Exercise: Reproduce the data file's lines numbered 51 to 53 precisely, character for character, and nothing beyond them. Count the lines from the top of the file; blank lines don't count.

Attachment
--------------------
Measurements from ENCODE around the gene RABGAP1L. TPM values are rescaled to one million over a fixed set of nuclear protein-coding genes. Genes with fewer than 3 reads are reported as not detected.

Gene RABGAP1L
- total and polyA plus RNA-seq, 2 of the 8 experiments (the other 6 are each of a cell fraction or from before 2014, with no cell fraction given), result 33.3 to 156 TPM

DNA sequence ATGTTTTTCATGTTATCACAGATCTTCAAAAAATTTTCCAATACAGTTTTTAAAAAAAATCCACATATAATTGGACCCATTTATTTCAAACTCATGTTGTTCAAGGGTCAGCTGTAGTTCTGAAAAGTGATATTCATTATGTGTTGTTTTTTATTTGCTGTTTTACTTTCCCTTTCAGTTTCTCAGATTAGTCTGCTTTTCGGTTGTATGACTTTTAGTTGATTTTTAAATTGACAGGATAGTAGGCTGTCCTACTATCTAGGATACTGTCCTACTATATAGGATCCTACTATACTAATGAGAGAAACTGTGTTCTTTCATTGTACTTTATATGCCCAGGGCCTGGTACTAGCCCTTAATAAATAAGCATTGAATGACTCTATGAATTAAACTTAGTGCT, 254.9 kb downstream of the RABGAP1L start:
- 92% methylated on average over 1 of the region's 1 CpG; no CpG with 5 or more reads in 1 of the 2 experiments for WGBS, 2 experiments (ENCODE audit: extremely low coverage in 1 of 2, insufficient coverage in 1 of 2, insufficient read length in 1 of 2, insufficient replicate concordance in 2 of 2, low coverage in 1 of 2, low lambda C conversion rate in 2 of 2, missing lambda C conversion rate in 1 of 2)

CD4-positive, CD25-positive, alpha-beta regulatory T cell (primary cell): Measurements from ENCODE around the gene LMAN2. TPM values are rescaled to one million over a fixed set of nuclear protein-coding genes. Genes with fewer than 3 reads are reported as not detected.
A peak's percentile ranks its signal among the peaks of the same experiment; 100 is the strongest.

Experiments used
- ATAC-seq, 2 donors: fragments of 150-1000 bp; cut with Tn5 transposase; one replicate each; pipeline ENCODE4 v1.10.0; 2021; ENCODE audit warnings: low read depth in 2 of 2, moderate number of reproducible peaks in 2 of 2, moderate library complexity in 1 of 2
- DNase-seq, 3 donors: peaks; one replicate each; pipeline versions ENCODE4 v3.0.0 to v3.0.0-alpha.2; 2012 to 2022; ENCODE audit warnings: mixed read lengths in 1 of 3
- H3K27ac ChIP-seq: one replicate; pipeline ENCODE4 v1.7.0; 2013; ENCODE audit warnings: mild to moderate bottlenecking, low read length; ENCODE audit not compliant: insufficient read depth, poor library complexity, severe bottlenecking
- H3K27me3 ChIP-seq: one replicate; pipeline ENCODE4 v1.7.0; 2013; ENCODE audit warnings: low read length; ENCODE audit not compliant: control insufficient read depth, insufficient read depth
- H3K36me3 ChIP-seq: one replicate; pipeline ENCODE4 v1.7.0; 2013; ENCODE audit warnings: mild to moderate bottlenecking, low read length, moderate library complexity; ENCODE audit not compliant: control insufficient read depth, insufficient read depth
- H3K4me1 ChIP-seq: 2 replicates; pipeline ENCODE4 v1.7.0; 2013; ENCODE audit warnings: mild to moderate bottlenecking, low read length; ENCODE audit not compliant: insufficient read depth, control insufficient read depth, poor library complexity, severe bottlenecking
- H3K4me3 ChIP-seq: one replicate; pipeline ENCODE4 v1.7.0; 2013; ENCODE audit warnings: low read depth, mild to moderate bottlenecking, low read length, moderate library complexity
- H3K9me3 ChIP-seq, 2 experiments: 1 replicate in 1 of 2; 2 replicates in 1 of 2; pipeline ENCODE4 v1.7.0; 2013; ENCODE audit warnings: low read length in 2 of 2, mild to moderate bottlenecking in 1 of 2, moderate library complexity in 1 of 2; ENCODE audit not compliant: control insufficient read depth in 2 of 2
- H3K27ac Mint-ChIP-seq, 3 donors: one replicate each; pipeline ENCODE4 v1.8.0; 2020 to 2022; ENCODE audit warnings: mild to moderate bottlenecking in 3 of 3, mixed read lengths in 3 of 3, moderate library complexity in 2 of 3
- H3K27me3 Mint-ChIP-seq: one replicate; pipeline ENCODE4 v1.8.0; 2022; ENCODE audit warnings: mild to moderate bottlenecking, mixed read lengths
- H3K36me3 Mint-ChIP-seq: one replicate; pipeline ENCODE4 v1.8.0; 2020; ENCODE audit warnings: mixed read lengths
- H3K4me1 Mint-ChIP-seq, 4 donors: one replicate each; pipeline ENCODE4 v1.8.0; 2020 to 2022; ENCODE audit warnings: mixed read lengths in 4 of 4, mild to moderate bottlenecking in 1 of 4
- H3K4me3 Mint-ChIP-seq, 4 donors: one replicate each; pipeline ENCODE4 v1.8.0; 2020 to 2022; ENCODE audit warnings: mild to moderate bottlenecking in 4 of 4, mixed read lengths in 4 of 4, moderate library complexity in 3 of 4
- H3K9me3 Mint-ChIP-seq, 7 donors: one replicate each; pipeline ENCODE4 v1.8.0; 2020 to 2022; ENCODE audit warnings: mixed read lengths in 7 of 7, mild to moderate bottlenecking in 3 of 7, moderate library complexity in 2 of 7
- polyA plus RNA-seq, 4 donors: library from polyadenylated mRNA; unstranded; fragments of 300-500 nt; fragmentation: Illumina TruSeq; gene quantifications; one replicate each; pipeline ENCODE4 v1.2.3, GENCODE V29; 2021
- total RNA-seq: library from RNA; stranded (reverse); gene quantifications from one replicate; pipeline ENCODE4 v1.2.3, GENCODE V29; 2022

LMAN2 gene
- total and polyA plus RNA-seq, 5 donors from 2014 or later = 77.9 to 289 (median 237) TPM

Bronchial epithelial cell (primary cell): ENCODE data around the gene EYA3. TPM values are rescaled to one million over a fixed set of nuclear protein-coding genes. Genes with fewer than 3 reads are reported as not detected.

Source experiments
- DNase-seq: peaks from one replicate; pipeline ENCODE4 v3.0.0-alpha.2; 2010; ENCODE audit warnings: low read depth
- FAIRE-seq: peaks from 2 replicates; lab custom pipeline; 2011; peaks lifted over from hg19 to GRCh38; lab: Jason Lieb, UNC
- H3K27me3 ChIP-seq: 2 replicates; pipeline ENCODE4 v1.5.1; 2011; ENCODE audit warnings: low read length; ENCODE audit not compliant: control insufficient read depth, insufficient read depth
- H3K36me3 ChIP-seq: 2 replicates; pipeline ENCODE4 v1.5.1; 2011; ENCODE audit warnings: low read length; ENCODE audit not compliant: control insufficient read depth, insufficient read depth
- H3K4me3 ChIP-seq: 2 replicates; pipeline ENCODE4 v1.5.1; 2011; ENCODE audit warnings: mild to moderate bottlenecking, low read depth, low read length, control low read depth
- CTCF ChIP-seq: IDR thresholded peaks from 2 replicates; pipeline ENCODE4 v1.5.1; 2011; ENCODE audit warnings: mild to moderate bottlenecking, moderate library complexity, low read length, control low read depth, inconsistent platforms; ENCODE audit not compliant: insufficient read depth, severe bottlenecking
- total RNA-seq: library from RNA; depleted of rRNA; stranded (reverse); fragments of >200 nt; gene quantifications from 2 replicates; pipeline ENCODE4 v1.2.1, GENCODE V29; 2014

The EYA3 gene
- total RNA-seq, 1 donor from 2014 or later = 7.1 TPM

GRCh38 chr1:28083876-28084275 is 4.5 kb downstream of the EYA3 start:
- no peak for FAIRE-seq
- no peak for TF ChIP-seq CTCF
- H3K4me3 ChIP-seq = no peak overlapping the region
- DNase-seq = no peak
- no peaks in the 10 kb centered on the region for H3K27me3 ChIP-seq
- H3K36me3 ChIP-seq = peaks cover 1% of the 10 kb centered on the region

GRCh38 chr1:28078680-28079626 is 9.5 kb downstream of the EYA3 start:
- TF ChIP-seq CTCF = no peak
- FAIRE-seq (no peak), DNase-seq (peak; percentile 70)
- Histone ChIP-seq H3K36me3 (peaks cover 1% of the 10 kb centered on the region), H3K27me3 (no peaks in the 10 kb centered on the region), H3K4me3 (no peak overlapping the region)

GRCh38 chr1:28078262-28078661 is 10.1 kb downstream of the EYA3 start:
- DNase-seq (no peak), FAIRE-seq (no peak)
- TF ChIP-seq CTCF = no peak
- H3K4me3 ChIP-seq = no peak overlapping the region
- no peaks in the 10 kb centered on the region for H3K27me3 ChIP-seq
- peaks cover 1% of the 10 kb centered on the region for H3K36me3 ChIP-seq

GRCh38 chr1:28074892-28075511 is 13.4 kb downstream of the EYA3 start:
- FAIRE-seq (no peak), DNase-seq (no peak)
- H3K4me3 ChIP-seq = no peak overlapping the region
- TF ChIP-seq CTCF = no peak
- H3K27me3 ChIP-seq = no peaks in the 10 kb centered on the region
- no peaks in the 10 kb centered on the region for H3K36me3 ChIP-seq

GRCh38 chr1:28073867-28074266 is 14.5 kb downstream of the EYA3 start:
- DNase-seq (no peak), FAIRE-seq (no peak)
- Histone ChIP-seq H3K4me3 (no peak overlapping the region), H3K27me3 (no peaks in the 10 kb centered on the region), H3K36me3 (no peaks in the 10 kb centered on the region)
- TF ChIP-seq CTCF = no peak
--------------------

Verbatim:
- TF ChIP-seq CTCF = no peak
- H3K4me3 ChIP-seq = no peak overlapping the region
- no peaks in the 10 kb centered on the region for H3K27me3 ChIP-seq